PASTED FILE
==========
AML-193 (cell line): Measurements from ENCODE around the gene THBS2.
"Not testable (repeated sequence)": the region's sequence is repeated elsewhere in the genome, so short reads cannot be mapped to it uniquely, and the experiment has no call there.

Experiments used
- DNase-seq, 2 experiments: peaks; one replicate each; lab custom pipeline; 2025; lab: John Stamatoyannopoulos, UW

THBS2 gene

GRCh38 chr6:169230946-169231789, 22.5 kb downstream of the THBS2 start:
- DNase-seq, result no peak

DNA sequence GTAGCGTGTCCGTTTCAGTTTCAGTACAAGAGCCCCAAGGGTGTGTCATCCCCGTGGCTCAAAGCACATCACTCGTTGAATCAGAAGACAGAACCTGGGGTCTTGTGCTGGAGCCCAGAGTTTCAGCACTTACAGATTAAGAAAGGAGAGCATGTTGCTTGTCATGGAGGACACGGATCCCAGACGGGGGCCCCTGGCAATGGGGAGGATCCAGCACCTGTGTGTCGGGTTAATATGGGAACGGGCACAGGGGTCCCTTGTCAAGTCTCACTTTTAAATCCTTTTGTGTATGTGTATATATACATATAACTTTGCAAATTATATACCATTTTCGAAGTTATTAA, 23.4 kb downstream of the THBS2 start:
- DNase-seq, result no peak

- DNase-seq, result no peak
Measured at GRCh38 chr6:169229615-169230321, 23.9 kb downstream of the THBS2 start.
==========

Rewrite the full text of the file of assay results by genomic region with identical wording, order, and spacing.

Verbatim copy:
AML-193 (cell line): Measurements from ENCODE around the gene THBS2.
"Not testable (repeated sequence)": the region's sequence is repeated elsewhere in the genome, so short reads cannot be mapped to it uniquely, and the experiment has no call there.

Experiments used
- DNase-seq, 2 experiments: peaks; one replicate each; lab custom pipeline; 2025; lab: John Stamatoyannopoulos, UW

THBS2 gene

GRCh38 chr6:169230946-169231789, 22.5 kb downstream of the THBS2 start:
- DNase-seq, result no peak

DNA sequence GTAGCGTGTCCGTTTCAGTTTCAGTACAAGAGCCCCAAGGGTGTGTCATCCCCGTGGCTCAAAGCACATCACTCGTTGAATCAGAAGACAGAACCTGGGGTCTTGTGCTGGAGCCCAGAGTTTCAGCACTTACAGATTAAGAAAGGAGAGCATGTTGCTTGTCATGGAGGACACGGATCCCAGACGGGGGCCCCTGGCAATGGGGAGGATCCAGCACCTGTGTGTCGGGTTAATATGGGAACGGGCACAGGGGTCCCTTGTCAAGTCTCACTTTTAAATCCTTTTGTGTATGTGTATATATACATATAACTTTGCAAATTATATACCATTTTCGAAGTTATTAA, 23.4 kb downstream of the THBS2 start:
- DNase-seq, result no peak

- DNase-seq, result no peak
Measured at GRCh38 chr6:169229615-169230321, 23.9 kb downstream of the THBS2 start.